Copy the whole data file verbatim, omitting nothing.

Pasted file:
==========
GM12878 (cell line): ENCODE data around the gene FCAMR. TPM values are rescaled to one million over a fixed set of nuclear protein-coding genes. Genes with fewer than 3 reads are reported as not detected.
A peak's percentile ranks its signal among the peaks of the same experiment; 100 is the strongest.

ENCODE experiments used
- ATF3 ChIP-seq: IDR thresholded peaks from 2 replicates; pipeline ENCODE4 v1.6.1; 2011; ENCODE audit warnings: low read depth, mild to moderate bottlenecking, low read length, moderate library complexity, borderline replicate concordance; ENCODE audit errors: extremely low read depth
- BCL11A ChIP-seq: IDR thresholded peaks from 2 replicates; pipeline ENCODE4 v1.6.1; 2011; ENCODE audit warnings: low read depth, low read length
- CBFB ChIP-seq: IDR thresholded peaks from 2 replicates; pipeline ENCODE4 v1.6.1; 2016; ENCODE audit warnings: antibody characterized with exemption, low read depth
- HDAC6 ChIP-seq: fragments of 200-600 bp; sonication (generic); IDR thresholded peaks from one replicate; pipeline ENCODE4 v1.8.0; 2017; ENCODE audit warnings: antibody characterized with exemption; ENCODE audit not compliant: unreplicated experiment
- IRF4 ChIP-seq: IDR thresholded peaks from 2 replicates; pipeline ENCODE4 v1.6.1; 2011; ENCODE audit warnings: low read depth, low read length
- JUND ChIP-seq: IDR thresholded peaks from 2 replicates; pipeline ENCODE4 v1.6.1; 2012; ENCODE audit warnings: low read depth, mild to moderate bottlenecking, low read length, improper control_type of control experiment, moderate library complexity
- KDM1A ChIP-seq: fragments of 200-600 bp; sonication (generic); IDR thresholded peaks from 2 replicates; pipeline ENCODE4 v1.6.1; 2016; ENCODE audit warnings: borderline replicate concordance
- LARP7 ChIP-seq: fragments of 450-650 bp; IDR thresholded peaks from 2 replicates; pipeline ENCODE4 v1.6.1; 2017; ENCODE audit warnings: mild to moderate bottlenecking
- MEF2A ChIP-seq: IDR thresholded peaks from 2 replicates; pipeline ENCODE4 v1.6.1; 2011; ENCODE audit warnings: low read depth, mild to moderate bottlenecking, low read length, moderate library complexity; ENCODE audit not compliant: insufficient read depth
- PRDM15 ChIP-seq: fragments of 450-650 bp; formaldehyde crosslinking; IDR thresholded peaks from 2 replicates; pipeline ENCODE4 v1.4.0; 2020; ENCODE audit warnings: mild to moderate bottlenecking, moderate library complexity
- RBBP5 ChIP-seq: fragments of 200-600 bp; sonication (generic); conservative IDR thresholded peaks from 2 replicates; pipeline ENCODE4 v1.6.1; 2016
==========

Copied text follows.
GM12878 (cell line): ENCODE data around the gene FCAMR. TPM values are rescaled to one million over a fixed set of nuclear protein-coding genes. Genes with fewer than 3 reads are reported as not detected.
A peak's percentile ranks its signal among the peaks of the same experiment; 100 is the strongest.

ENCODE experiments used
- ATF3 ChIP-seq: IDR thresholded peaks from 2 replicates; pipeline ENCODE4 v1.6.1; 2011; ENCODE audit warnings: low read depth, mild to moderate bottlenecking, low read length, moderate library complexity, borderline replicate concordance; ENCODE audit errors: extremely low read depth
- BCL11A ChIP-seq: IDR thresholded peaks from 2 replicates; pipeline ENCODE4 v1.6.1; 2011; ENCODE audit warnings: low read depth, low read length
- CBFB ChIP-seq: IDR thresholded peaks from 2 replicates; pipeline ENCODE4 v1.6.1; 2016; ENCODE audit warnings: antibody characterized with exemption, low read depth
- HDAC6 ChIP-seq: fragments of 200-600 bp; sonication (generic); IDR thresholded peaks from one replicate; pipeline ENCODE4 v1.8.0; 2017; ENCODE audit warnings: antibody characterized with exemption; ENCODE audit not compliant: unreplicated experiment
- IRF4 ChIP-seq: IDR thresholded peaks from 2 replicates; pipeline ENCODE4 v1.6.1; 2011; ENCODE audit warnings: low read depth, low read length
- JUND ChIP-seq: IDR thresholded peaks from 2 replicates; pipeline ENCODE4 v1.6.1; 2012; ENCODE audit warnings: low read depth, mild to moderate bottlenecking, low read length, improper control_type of control experiment, moderate library complexity
- KDM1A ChIP-seq: fragments of 200-600 bp; sonication (generic); IDR thresholded peaks from 2 replicates; pipeline ENCODE4 v1.6.1; 2016; ENCODE audit warnings: borderline replicate concordance
- LARP7 ChIP-seq: fragments of 450-650 bp; IDR thresholded peaks from 2 replicates; pipeline ENCODE4 v1.6.1; 2017; ENCODE audit warnings: mild to moderate bottlenecking
- MEF2A ChIP-seq: IDR thresholded peaks from 2 replicates; pipeline ENCODE4 v1.6.1; 2011; ENCODE audit warnings: low read depth, mild to moderate bottlenecking, low read length, moderate library complexity; ENCODE audit not compliant: insufficient read depth
- PRDM15 ChIP-seq: fragments of 450-650 bp; formaldehyde crosslinking; IDR thresholded peaks from 2 replicates; pipeline ENCODE4 v1.4.0; 2020; ENCODE audit warnings: mild to moderate bottlenecking, moderate library complexity
- RBBP5 ChIP-seq: fragments of 200-600 bp; sonication (generic); conservative IDR thresholded peaks from 2 replicates; pipeline ENCODE4 v1.6.1; 2016